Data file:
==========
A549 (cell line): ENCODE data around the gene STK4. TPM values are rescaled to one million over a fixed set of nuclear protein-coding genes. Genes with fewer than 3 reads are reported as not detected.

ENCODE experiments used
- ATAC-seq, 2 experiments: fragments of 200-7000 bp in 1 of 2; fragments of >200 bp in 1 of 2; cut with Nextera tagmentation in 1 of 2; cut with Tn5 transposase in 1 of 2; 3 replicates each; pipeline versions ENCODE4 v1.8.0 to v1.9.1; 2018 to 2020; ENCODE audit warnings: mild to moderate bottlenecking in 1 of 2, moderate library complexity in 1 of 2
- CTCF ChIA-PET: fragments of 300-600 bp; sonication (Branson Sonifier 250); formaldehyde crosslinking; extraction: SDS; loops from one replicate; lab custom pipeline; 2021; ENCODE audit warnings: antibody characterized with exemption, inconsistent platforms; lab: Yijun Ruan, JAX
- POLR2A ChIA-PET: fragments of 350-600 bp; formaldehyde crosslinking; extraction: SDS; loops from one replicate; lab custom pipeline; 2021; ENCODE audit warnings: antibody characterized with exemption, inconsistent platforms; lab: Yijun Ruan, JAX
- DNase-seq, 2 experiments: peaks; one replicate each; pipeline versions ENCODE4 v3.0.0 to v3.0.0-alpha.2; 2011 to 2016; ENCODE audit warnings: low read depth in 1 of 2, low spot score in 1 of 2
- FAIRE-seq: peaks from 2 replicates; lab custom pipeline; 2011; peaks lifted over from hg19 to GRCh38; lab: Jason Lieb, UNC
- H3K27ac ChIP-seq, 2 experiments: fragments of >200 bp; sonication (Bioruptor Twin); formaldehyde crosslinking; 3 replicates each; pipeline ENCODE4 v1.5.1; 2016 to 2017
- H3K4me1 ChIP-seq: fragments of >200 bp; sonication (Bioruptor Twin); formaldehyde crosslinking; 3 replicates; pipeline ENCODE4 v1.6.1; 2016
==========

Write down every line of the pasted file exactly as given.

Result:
A549 (cell line): ENCODE data around the gene STK4. TPM values are rescaled to one million over a fixed set of nuclear protein-coding genes. Genes with fewer than 3 reads are reported as not detected.

ENCODE experiments used
- ATAC-seq, 2 experiments: fragments of 200-7000 bp in 1 of 2; fragments of >200 bp in 1 of 2; cut with Nextera tagmentation in 1 of 2; cut with Tn5 transposase in 1 of 2; 3 replicates each; pipeline versions ENCODE4 v1.8.0 to v1.9.1; 2018 to 2020; ENCODE audit warnings: mild to moderate bottlenecking in 1 of 2, moderate library complexity in 1 of 2
- CTCF ChIA-PET: fragments of 300-600 bp; sonication (Branson Sonifier 250); formaldehyde crosslinking; extraction: SDS; loops from one replicate; lab custom pipeline; 2021; ENCODE audit warnings: antibody characterized with exemption, inconsistent platforms; lab: Yijun Ruan, JAX
- POLR2A ChIA-PET: fragments of 350-600 bp; formaldehyde crosslinking; extraction: SDS; loops from one replicate; lab custom pipeline; 2021; ENCODE audit warnings: antibody characterized with exemption, inconsistent platforms; lab: Yijun Ruan, JAX
- DNase-seq, 2 experiments: peaks; one replicate each; pipeline versions ENCODE4 v3.0.0 to v3.0.0-alpha.2; 2011 to 2016; ENCODE audit warnings: low read depth in 1 of 2, low spot score in 1 of 2
- FAIRE-seq: peaks from 2 replicates; lab custom pipeline; 2011; peaks lifted over from hg19 to GRCh38; lab: Jason Lieb, UNC
- H3K27ac ChIP-seq, 2 experiments: fragments of >200 bp; sonication (Bioruptor Twin); formaldehyde crosslinking; 3 replicates each; pipeline ENCODE4 v1.5.1; 2016 to 2017
- H3K4me1 ChIP-seq: fragments of >200 bp; sonication (Bioruptor Twin); formaldehyde crosslinking; 3 replicates; pipeline ENCODE4 v1.6.1; 2016